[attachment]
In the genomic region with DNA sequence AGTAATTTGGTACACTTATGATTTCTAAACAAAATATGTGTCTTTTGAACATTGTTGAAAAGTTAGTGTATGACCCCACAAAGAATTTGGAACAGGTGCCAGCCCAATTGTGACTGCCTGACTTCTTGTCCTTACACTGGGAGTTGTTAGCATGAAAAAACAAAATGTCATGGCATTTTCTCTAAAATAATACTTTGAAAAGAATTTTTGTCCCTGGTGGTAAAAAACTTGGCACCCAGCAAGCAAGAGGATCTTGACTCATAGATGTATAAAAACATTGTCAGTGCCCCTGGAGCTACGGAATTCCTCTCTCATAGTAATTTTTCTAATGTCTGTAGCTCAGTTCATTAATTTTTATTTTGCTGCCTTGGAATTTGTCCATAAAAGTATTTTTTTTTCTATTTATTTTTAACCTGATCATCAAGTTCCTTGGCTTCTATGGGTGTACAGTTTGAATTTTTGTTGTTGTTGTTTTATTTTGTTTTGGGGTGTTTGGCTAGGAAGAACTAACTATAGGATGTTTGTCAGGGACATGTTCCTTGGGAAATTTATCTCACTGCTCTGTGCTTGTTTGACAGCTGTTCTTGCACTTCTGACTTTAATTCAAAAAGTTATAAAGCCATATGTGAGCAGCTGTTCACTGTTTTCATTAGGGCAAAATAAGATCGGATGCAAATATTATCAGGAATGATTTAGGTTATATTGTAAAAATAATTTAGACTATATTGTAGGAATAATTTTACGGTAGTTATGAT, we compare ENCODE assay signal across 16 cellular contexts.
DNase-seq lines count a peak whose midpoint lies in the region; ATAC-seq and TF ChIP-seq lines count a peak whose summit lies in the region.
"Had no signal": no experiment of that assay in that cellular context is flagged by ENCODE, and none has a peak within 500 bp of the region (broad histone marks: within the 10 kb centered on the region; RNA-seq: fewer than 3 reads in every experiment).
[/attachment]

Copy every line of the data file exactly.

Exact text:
In the genomic region with DNA sequence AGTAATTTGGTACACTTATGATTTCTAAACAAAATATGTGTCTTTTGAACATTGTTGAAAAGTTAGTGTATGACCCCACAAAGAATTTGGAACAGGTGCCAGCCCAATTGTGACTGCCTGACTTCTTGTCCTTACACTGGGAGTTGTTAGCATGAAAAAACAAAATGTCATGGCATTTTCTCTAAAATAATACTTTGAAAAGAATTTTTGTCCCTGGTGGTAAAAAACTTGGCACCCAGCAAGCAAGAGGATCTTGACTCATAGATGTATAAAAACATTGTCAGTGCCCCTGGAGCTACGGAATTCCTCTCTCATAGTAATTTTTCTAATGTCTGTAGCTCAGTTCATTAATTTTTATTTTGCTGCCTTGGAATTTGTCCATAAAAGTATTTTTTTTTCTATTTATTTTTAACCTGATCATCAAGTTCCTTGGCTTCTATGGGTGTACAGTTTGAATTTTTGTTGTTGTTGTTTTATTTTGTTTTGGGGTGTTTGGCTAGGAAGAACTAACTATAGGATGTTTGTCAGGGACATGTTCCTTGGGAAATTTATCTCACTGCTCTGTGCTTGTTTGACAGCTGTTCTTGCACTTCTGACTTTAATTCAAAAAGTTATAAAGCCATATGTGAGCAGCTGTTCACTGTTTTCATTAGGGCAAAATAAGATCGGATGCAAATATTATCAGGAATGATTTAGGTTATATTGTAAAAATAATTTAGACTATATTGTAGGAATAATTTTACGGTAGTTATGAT, we compare ENCODE assay signal across 16 cellular contexts.
DNase-seq lines count a peak whose midpoint lies in the region; ATAC-seq and TF ChIP-seq lines count a peak whose summit lies in the region.
"Had no signal": no experiment of that assay in that cellular context is flagged by ENCODE, and none has a peak within 500 bp of the region (broad histone marks: within the 10 kb centered on the region; RNA-seq: fewer than 3 reads in every experiment).